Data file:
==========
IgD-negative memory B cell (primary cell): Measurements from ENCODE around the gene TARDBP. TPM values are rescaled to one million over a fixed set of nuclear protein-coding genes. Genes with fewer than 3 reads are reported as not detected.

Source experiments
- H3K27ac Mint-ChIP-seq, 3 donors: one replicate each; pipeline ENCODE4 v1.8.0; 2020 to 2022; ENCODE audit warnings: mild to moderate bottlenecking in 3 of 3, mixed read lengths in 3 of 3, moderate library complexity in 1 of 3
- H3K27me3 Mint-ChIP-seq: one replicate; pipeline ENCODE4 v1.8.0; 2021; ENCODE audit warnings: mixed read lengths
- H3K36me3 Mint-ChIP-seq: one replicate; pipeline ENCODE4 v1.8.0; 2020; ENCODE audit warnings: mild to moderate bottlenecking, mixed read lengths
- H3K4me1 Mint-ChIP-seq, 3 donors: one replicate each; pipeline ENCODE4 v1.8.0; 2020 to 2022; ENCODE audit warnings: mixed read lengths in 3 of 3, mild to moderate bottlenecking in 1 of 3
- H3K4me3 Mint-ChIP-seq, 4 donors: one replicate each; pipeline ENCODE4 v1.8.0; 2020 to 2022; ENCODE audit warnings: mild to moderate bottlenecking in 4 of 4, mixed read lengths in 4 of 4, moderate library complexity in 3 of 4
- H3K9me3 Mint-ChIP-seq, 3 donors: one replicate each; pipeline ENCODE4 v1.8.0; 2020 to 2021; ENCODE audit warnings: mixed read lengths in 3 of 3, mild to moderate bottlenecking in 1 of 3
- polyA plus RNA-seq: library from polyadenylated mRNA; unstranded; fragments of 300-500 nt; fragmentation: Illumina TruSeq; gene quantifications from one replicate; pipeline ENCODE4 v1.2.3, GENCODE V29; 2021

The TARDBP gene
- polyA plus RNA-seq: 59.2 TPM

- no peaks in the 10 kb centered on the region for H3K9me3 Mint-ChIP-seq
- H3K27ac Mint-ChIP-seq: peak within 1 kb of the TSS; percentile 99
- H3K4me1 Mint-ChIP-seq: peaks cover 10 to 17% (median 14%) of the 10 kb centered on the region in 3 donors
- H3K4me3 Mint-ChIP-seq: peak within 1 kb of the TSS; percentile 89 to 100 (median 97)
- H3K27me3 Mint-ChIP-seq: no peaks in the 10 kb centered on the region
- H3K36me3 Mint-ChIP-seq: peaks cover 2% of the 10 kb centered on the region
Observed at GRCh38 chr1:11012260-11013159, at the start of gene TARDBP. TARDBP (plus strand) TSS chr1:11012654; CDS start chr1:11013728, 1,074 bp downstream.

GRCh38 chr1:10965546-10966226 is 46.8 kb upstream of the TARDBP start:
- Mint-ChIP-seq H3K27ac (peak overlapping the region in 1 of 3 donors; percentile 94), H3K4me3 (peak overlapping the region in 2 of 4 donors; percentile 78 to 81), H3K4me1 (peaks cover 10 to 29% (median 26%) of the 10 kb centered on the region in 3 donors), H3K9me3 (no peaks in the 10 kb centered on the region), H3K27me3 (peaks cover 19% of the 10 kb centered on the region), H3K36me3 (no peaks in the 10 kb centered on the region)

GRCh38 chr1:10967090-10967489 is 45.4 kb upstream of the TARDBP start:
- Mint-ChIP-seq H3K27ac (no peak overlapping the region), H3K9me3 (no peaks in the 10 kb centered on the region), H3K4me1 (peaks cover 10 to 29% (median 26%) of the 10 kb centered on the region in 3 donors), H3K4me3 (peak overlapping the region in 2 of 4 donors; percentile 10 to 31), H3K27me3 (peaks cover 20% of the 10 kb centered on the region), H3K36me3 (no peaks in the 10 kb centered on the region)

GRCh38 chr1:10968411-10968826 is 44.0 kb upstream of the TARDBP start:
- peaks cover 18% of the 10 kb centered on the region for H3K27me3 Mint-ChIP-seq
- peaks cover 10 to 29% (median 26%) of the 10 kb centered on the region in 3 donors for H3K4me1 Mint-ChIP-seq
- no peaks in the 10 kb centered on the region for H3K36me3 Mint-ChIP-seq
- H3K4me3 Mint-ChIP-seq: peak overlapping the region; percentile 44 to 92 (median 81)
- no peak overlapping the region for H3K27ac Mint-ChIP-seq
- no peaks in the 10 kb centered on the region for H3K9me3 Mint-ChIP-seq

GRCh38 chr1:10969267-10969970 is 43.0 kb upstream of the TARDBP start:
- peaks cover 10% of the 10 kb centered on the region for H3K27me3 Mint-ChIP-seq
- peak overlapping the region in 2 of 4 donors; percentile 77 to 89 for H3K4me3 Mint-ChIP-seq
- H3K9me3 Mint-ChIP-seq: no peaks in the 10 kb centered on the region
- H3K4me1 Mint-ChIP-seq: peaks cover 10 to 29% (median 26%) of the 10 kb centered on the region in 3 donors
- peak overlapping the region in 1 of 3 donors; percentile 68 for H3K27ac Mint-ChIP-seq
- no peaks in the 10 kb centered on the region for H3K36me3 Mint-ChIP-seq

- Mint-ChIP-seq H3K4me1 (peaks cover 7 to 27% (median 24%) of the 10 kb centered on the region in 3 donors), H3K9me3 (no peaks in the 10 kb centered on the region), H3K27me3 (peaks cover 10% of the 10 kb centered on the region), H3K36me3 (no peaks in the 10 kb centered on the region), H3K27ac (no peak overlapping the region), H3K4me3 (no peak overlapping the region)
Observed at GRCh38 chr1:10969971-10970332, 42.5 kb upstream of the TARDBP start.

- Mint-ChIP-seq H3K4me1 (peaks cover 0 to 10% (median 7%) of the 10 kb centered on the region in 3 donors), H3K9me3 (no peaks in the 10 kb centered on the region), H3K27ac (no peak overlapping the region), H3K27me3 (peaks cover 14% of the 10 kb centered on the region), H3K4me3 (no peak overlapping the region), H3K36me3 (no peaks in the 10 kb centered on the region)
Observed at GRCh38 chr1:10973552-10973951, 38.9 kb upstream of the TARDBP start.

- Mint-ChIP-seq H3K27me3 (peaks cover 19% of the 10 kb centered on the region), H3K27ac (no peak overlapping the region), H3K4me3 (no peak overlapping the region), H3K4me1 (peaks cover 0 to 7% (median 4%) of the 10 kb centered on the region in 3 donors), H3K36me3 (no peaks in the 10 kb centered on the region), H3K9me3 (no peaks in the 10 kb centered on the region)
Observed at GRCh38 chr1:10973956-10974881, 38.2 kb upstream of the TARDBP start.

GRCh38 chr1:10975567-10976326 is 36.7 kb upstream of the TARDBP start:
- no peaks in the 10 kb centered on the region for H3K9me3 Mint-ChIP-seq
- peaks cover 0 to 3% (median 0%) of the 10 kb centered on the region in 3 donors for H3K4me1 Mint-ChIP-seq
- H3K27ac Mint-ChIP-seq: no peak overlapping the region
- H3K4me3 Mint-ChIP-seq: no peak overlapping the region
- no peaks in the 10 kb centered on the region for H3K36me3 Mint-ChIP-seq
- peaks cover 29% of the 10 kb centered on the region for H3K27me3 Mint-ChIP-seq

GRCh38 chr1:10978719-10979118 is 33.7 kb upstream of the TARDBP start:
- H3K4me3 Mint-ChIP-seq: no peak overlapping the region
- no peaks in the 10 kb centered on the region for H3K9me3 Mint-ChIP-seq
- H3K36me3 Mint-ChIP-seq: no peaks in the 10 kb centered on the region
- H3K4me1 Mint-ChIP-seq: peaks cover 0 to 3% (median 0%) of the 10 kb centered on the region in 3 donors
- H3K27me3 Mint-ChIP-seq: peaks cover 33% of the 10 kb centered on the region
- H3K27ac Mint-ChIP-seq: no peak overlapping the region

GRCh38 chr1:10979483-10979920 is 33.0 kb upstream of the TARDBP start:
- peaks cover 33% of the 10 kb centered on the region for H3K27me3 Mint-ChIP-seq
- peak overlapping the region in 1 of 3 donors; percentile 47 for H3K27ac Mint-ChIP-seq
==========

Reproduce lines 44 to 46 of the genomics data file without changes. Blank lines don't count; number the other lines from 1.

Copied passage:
- no peaks in the 10 kb centered on the region for H3K9me3 Mint-ChIP-seq
- peaks cover 0 to 3% (median 0%) of the 10 kb centered on the region in 3 donors for H3K4me1 Mint-ChIP-seq
- H3K27ac Mint-ChIP-seq: no peak overlapping the region